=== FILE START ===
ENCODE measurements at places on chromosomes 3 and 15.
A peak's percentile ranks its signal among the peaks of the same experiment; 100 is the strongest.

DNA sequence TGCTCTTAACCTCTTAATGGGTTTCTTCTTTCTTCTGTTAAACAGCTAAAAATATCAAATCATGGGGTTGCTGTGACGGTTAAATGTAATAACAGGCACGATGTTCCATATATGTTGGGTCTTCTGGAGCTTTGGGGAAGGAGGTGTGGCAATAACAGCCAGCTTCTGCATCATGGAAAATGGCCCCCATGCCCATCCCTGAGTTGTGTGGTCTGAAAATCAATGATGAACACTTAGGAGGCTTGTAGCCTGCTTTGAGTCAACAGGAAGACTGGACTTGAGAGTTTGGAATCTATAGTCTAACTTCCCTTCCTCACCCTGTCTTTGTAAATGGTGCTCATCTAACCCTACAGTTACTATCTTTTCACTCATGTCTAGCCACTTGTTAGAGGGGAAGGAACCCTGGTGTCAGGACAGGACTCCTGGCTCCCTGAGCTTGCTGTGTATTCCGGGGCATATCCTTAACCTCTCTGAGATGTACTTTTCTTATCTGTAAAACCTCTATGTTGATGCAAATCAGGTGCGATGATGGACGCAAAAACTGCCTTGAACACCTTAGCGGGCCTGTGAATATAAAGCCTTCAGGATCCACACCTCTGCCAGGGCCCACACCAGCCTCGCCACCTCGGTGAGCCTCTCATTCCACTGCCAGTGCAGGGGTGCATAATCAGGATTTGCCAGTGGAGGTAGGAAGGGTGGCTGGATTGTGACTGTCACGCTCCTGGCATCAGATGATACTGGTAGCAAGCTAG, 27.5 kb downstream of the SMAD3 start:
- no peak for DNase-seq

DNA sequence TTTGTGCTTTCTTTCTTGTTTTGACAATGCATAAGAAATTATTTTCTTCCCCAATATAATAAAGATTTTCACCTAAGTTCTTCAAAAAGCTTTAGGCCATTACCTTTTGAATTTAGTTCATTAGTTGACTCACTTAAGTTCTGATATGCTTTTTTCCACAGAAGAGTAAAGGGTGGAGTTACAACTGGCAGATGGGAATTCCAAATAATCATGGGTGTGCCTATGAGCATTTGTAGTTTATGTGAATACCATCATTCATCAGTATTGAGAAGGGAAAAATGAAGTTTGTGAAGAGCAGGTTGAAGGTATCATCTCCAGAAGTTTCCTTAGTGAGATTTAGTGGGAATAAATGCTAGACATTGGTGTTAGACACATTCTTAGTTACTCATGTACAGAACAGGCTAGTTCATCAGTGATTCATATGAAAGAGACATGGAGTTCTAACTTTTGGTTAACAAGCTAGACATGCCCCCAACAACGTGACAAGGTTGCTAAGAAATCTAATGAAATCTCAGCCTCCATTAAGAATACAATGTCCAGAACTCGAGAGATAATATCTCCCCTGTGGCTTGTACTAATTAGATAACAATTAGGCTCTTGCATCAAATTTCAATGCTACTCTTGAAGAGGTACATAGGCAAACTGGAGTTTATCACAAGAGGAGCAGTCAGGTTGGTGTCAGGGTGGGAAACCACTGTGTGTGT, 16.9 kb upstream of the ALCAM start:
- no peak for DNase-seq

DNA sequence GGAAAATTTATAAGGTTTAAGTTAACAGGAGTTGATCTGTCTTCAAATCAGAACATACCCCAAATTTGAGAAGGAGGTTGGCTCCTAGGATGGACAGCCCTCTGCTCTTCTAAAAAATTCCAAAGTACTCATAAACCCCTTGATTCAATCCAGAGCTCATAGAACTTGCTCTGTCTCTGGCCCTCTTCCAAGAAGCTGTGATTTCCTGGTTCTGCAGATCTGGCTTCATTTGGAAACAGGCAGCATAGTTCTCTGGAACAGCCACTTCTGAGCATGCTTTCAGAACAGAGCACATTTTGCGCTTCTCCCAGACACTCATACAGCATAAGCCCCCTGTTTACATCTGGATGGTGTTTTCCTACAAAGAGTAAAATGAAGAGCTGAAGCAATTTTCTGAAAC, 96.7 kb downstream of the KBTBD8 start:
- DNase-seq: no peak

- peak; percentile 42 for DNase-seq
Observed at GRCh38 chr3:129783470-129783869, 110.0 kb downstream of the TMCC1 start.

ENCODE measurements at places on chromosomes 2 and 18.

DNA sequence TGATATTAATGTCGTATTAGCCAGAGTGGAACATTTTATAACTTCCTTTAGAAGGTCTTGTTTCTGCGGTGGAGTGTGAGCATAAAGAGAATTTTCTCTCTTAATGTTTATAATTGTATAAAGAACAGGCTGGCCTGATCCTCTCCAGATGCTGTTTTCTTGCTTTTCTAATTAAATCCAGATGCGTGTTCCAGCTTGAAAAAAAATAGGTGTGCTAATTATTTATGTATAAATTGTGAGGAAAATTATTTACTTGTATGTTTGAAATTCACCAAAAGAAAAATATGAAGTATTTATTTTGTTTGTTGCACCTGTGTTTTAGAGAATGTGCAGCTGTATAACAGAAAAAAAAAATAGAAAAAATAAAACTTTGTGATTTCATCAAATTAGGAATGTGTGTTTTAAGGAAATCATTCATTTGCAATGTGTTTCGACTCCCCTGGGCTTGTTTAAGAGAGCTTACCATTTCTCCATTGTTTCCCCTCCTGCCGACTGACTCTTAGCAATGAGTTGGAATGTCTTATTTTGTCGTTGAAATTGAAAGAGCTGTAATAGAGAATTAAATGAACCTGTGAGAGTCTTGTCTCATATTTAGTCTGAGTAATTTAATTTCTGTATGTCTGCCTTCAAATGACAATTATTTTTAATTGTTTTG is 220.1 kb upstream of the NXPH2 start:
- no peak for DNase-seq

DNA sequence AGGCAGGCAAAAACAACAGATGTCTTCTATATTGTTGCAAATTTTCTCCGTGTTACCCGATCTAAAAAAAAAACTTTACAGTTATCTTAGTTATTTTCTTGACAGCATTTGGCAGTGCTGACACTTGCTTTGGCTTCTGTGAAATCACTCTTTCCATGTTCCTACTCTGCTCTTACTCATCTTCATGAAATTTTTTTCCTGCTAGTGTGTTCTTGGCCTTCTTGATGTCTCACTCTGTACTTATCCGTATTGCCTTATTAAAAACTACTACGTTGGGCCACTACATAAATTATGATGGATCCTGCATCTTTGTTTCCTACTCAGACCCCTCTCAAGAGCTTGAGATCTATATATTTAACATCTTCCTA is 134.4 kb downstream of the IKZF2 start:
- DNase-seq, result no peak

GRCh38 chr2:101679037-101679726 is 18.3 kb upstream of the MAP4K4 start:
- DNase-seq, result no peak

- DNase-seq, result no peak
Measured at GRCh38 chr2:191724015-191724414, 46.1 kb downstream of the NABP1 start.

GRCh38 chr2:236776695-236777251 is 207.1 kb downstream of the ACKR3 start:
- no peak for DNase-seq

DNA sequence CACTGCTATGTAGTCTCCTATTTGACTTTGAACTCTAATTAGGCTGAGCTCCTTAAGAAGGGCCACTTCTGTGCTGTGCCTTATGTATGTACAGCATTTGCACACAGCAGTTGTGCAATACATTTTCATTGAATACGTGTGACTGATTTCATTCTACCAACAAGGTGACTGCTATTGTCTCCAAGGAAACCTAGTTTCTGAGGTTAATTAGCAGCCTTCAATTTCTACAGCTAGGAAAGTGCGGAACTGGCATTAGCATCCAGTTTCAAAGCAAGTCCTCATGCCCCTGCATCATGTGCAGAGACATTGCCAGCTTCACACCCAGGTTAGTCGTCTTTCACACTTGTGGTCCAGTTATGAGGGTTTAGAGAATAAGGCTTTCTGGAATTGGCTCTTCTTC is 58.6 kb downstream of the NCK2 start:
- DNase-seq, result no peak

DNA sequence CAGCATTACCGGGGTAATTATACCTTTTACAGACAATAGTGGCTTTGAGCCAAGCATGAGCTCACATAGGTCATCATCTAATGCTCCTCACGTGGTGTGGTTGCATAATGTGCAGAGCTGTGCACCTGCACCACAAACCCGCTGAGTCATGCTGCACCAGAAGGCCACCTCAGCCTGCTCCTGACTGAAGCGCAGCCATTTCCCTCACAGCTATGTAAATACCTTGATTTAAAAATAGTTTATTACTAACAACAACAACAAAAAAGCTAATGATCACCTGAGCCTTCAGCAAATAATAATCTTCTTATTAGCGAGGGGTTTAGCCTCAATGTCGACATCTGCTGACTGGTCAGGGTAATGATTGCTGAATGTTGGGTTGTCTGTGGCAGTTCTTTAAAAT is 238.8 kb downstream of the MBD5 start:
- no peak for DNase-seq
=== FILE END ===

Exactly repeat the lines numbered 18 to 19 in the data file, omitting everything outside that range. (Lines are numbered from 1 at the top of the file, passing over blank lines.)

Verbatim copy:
- DNase-seq, result no peak
Measured at GRCh38 chr2:191724015-191724414, 46.1 kb downstream of the NABP1 start.